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Citigroup: DTAs May Understate ROE, But Are Already Largely Priced In

Summary

Citigroup gained deferred tax assets (DTAs) from large-scale losses suffered during the financial crisis, which affect the firm's standard definition of ROE despite their status as non-core tangible assets.

The accounting quirk associated with Citi's DTAs is mostly priced into the stock.

Citi's catalysts and risks still largely reside in one's opinion concerning the firm's competitive situation within the context of the overlying macroeconomic picture.

Some analysts looking at Citigroup (NYSE:C) mention the company's deferred tax assets ("DTAs") as an accounting specific reason as to why the company is undervalued. Nonetheless, for a stock that is 75% owned by institutions, or relatively sophisticated investors, this accounting quirk is not entirely unknown. Accordingly, it's probably not something that one can reasonably build an entire thesis around. Citigroup is a stock that will largely ebb and flow based on its strongly embedded ties to the macroeconomic picture (an obvious statement), not the market waking up to a failure to properly adjust its price expectations due to the unique accounting treatment of a particular kind of asset.

The DTA Scenario

Citi has $43.1 billion worth of U.S.-based DTAs and $2.3 billion worth of foreign DTAs as of the end of Q2. The firm obtained these assets during the financial crisis in 2008 and 2009, generated from losses related to Citi Holdings. The assets in this segment totaled $66 billion as of the end of Q2, about 4% of Citi's GAAP assets and 10% of the firm's risk-weighted assets under Basel III. Approximately $37B-$38B, or 57% of the total assets, remain of the bank's toxic North American residential first mortgage and home equity loans. While Citi Holdings continues to be unwound through asset sales, the segment continues to be a slight headwind on profitability and therefore ROE. Approximately 6% of the firm's net income for the first half of 2016 have come from Citi Holdings' divestitures and natural run-offs.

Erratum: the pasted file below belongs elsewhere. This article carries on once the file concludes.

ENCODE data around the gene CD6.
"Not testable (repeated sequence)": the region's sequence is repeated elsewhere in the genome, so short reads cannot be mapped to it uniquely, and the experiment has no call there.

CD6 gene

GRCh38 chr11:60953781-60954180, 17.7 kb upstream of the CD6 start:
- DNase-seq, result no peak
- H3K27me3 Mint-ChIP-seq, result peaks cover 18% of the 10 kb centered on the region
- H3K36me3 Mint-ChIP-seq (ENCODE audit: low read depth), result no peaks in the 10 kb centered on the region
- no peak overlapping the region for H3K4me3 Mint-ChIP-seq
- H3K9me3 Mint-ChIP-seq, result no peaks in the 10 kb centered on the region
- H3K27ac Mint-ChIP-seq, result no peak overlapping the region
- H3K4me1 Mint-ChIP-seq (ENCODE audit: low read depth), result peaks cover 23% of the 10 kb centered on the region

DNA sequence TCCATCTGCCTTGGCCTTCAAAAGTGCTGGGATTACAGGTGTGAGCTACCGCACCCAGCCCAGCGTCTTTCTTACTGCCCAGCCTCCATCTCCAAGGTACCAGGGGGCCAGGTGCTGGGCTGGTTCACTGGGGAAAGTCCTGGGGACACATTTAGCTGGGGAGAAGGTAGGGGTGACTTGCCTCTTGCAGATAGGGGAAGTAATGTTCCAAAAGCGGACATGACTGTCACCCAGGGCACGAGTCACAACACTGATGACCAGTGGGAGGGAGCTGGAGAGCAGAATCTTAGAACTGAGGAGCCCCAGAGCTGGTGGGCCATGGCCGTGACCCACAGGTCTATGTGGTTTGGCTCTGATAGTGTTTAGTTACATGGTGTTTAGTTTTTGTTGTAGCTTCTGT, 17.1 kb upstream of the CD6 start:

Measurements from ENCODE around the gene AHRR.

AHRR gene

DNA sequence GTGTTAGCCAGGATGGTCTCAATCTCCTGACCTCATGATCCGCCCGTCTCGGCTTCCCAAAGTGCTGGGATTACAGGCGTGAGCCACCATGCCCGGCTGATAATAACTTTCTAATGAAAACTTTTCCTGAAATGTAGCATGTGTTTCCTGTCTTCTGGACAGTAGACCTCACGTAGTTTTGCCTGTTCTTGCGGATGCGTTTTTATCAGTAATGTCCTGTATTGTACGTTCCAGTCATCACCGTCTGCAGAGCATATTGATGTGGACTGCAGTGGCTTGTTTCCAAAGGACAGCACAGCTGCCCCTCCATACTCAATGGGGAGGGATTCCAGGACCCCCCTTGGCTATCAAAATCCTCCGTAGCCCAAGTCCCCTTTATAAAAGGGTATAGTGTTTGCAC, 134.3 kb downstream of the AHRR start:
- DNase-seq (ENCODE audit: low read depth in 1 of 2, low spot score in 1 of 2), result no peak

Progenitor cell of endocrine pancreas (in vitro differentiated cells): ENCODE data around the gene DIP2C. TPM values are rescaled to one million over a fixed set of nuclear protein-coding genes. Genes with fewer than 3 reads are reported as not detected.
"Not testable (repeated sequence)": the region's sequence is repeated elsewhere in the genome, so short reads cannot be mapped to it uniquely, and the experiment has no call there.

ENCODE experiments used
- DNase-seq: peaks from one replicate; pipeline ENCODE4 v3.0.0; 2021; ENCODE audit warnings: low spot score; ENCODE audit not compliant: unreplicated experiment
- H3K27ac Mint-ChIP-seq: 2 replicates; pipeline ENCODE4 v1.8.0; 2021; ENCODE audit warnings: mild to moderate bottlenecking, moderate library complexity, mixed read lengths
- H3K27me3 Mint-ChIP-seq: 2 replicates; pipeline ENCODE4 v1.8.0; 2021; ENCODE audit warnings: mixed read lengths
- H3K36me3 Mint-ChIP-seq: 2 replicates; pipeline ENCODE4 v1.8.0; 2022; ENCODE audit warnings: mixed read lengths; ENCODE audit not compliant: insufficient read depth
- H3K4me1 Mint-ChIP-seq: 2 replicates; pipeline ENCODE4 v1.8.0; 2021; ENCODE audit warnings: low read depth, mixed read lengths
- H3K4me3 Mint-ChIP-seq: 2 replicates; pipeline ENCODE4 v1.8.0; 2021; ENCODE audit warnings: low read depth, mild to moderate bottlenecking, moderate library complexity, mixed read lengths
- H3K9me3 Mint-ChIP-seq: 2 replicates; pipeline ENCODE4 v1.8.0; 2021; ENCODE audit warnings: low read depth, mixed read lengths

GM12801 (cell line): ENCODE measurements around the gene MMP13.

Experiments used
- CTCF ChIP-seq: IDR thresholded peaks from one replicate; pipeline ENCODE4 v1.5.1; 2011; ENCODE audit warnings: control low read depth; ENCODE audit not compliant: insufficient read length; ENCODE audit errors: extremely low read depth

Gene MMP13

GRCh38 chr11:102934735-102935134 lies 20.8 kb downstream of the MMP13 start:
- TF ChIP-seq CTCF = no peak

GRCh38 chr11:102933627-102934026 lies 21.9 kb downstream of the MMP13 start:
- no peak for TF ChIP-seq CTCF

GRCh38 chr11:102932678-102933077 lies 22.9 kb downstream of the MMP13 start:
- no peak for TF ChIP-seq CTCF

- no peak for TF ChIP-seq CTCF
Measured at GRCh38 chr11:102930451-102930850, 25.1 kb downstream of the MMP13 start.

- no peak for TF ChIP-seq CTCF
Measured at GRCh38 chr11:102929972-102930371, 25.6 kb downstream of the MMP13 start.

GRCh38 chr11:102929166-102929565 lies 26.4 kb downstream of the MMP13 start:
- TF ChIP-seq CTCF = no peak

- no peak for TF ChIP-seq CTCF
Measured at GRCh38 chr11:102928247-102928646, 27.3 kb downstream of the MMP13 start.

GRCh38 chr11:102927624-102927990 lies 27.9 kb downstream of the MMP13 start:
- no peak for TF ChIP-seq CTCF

DTAs have value in the form of future tax credits, or essentially permit more cash to be retained within the business in the future. Nonetheless, the capital accrued from the DTAs is essentially ignored during the Fed's yearly capital stress tests despite its pertinence to the health of the business, as they do not derive returns on capital in the same way as core tangible assets. Moreover, Citi's peers do not have assets of both this type and magnitude on their balance sheets and should be accounted for when making peer-to-peer comparisons, when applicable.

If this $45.4 billion is swept off entirely from the book value of equity, which totaled $233.0 billion in terms of Citigroup's consolidated holdings (or a projected $240 billion by 2016 year-end), this figure is...


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